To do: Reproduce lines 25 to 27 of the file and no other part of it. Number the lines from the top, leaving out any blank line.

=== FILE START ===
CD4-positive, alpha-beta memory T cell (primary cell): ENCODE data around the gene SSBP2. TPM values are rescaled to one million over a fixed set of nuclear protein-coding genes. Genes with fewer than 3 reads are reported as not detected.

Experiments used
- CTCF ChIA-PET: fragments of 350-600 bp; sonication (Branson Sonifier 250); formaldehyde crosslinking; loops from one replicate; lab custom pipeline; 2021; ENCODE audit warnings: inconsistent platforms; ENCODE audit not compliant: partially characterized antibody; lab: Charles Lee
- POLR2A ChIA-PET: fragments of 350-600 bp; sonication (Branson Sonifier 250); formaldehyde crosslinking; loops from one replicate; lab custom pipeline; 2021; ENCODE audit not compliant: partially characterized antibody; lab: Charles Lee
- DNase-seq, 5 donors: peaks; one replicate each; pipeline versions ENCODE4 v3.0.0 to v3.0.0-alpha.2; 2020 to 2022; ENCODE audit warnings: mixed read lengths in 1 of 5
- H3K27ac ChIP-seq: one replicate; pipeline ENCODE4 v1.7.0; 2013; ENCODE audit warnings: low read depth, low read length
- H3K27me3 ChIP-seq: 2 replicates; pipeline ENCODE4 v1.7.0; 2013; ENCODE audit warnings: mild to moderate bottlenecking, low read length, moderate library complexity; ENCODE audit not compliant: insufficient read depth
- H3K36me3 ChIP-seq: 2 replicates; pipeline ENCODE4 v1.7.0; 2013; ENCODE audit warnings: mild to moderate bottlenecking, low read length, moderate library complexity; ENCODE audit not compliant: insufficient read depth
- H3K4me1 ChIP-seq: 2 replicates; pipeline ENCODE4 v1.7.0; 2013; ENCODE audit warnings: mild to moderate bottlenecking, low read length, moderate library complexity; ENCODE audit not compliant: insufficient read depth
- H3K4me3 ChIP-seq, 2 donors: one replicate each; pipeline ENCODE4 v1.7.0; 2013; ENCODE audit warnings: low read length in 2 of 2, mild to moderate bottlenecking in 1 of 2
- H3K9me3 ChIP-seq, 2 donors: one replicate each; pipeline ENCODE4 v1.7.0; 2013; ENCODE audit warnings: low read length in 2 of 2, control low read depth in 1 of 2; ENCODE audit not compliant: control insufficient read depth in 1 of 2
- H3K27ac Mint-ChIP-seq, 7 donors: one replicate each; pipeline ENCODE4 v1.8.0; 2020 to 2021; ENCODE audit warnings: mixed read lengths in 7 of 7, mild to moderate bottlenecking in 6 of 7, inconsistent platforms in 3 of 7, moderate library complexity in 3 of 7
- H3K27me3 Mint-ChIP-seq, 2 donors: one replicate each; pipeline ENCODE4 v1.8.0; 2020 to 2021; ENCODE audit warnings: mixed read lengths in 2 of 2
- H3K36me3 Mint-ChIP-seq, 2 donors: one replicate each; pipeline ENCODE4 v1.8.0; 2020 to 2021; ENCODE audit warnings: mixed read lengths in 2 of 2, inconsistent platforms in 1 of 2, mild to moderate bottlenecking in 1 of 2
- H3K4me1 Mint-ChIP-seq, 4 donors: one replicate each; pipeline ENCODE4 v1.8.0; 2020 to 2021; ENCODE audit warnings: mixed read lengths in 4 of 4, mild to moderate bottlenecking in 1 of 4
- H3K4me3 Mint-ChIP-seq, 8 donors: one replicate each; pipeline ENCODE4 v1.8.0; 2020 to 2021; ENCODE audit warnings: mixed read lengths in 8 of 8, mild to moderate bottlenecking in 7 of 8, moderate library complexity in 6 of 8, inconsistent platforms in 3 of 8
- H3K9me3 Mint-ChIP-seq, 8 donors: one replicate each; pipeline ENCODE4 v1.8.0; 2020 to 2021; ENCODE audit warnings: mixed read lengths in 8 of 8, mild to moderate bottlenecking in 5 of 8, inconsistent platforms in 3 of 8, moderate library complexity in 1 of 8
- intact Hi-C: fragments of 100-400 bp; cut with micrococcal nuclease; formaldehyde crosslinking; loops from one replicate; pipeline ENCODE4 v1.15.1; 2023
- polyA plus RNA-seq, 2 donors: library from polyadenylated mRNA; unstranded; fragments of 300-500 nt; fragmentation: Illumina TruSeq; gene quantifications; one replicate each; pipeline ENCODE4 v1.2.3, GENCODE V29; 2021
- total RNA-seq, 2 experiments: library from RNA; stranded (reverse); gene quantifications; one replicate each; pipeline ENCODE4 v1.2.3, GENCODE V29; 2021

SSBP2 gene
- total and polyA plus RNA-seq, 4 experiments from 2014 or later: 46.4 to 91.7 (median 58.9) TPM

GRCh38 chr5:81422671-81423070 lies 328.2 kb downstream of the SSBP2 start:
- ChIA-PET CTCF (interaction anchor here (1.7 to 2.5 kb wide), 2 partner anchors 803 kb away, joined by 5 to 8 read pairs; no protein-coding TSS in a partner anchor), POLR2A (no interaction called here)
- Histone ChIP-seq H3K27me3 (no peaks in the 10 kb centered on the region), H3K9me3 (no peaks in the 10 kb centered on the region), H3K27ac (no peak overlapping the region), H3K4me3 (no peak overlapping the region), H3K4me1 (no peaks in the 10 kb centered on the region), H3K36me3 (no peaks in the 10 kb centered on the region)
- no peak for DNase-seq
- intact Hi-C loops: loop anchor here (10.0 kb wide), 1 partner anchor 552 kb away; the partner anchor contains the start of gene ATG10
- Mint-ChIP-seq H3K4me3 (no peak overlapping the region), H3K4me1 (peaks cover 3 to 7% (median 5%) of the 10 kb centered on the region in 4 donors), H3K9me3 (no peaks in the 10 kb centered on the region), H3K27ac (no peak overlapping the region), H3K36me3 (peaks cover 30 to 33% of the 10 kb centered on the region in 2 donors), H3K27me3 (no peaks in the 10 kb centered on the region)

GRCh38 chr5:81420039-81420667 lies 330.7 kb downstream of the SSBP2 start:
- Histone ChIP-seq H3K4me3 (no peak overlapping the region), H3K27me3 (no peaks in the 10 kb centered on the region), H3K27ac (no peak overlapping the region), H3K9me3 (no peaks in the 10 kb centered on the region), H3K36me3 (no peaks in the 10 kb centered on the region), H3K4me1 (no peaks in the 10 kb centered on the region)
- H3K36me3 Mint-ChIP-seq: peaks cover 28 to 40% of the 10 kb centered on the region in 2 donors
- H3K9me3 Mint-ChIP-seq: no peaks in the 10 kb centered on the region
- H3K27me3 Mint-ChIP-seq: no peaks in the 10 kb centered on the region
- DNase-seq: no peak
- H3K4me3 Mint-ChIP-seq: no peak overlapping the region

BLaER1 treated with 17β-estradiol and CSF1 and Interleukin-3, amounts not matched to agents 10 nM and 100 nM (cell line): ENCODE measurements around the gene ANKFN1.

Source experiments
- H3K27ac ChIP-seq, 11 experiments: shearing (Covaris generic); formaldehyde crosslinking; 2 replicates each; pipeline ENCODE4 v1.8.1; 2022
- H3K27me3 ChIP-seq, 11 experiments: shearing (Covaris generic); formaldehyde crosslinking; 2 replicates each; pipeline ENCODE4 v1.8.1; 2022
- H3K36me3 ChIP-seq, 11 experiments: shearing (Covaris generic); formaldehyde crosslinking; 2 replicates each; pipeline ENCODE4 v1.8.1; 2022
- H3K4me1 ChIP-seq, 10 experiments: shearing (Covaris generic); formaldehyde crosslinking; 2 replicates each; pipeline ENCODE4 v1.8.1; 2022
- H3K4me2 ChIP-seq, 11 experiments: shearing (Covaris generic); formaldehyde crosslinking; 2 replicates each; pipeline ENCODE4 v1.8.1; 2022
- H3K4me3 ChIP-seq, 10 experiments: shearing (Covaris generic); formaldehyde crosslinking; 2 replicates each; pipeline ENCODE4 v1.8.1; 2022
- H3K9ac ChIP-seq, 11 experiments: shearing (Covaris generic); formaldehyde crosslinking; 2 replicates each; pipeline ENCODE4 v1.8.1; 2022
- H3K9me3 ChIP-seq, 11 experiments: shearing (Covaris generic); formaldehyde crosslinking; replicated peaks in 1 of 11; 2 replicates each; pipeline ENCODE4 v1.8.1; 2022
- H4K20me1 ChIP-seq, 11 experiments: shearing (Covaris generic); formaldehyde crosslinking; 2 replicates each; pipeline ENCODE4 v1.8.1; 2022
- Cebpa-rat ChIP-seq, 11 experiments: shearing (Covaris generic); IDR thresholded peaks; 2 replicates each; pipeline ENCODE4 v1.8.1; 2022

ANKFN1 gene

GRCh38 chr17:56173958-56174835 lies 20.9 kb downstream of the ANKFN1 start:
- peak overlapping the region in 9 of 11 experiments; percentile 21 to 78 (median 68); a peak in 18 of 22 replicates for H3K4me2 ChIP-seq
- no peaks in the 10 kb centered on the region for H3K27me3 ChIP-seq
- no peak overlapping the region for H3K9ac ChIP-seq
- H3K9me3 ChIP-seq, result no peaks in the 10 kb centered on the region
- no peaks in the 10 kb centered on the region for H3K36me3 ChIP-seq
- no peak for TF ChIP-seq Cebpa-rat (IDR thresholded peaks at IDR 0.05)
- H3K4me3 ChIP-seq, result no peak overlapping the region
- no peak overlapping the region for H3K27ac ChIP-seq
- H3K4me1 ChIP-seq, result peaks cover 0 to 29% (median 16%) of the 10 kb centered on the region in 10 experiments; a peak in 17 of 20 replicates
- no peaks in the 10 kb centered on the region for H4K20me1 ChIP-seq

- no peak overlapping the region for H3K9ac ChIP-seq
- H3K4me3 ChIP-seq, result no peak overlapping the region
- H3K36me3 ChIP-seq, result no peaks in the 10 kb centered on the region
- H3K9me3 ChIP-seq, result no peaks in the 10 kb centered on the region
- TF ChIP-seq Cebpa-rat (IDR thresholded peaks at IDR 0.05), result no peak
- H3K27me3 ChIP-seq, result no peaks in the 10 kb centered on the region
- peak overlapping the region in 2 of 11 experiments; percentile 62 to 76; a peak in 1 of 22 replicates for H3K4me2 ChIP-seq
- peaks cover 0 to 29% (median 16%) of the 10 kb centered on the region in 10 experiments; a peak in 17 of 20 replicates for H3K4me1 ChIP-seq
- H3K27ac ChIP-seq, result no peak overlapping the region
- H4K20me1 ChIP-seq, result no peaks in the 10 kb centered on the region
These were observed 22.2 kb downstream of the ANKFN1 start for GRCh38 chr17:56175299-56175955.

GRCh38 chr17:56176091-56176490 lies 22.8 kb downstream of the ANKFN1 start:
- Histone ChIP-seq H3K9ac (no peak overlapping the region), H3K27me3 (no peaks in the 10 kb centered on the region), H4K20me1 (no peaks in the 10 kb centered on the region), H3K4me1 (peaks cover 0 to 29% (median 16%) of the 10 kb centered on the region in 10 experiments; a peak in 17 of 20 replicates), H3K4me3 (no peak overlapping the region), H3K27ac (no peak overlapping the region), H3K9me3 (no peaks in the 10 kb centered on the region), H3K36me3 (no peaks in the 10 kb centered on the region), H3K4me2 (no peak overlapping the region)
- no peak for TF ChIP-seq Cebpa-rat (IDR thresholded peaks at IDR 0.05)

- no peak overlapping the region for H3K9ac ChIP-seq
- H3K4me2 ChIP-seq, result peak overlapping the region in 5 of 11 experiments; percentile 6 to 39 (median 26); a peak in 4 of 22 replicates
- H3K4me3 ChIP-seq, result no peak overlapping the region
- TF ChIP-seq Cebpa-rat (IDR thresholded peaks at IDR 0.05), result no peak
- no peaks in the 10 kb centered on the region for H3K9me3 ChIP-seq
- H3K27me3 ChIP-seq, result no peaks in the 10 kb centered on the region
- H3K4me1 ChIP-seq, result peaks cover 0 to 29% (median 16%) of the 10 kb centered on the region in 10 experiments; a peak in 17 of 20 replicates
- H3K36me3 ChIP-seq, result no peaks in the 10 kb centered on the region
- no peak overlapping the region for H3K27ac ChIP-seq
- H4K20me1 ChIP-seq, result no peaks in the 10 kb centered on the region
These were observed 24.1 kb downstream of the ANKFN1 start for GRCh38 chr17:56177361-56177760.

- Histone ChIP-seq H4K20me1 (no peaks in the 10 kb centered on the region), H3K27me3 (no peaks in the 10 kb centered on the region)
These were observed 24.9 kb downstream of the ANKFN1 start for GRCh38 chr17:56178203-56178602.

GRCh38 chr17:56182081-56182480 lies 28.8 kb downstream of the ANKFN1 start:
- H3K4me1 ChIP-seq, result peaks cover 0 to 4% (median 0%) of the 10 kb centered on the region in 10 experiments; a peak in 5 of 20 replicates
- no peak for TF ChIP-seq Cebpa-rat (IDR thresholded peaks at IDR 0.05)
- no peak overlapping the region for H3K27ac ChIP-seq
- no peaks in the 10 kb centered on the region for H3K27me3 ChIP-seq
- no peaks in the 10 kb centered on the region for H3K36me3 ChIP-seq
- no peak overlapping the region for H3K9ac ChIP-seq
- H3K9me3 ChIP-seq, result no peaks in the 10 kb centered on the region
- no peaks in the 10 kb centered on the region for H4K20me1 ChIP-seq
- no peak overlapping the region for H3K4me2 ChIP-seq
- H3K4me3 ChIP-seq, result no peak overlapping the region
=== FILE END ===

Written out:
- Histone ChIP-seq H3K27me3 (no peaks in the 10 kb centered on the region), H3K9me3 (no peaks in the 10 kb centered on the region), H3K27ac (no peak overlapping the region), H3K4me3 (no peak overlapping the region), H3K4me1 (no peaks in the 10 kb centered on the region), H3K36me3 (no peaks in the 10 kb centered on the region)
- no peak for DNase-seq
- intact Hi-C loops: loop anchor here (10.0 kb wide), 1 partner anchor 552 kb away; the partner anchor contains the start of gene ATG10